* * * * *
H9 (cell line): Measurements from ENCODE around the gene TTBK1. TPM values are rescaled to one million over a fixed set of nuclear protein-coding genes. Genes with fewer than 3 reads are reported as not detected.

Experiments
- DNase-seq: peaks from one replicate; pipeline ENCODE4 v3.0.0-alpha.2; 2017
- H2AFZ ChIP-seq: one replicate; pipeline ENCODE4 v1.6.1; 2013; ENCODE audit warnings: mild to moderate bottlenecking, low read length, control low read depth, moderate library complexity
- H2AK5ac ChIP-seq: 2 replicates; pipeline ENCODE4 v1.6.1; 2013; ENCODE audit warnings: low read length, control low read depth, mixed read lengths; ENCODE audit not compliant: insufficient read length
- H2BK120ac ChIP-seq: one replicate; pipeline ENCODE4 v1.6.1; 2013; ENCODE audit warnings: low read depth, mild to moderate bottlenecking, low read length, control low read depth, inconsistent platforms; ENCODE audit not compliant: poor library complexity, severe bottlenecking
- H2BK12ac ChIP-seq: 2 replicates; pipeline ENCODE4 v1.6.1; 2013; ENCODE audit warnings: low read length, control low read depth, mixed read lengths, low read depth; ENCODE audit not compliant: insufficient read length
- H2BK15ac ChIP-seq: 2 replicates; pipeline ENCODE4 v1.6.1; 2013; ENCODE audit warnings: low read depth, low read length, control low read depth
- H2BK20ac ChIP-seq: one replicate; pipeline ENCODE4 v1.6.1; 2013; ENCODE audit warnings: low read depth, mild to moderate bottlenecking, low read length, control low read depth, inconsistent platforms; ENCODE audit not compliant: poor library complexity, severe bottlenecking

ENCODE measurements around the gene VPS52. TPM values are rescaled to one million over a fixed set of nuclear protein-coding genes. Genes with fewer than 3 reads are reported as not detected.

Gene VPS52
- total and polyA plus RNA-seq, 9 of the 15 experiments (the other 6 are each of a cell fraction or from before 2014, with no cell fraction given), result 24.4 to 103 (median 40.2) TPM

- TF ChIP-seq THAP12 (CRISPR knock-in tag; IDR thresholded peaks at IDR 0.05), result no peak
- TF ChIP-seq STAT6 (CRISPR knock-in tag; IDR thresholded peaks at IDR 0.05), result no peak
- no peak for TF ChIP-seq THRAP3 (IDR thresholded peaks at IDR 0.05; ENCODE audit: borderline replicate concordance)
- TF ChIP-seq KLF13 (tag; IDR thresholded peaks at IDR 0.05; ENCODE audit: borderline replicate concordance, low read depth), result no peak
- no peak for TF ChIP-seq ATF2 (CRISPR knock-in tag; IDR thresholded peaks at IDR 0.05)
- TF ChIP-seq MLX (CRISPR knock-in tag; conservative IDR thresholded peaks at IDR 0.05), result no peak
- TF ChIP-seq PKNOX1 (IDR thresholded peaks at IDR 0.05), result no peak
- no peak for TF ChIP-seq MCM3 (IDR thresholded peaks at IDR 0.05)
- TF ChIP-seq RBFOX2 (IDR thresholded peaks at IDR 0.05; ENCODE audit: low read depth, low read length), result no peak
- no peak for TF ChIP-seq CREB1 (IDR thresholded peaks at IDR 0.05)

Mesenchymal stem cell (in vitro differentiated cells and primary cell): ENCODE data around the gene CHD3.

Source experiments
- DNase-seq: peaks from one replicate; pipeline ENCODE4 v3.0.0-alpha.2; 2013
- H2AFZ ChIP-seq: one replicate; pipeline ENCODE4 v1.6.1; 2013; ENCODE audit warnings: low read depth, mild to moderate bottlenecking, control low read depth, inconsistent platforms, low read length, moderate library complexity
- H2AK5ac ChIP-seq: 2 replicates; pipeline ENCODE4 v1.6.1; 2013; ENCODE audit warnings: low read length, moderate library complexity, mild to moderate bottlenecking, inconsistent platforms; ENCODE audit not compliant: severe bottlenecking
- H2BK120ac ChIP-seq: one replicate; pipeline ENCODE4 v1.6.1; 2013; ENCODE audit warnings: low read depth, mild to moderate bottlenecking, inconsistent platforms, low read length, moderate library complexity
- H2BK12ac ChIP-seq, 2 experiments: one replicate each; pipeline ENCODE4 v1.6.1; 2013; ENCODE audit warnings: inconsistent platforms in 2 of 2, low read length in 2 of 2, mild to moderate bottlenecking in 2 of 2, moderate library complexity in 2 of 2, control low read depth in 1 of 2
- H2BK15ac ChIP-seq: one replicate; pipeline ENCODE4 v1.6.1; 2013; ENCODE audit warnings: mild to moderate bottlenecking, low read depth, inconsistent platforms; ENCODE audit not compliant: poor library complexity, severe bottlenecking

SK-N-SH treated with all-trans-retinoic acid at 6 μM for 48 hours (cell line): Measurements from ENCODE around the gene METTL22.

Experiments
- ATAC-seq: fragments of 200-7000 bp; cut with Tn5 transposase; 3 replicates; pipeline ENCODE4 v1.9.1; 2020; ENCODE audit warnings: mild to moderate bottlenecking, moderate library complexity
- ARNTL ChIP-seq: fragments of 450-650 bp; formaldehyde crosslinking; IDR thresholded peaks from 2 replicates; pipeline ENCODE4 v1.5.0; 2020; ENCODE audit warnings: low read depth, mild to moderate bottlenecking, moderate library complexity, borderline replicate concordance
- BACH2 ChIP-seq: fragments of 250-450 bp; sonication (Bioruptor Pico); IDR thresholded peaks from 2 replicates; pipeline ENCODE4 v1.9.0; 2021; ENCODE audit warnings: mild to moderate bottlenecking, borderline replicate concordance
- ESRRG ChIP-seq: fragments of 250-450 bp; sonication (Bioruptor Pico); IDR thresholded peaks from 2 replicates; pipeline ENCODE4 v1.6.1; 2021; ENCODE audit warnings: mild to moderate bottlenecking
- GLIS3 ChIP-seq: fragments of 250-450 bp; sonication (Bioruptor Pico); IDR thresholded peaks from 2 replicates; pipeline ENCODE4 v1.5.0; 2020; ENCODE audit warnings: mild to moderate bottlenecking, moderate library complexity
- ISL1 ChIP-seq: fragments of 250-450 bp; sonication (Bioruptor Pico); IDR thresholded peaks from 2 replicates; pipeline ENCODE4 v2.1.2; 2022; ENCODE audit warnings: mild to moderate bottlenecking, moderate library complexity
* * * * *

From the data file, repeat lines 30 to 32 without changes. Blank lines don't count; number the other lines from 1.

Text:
- H2BK15ac ChIP-seq: one replicate; pipeline ENCODE4 v1.6.1; 2013; ENCODE audit warnings: mild to moderate bottlenecking, low read depth, inconsistent platforms; ENCODE audit not compliant: poor library complexity, severe bottlenecking

SK-N-SH treated with all-trans-retinoic acid at 6 μM for 48 hours (cell line): Measurements from ENCODE around the gene METTL22.

Experiments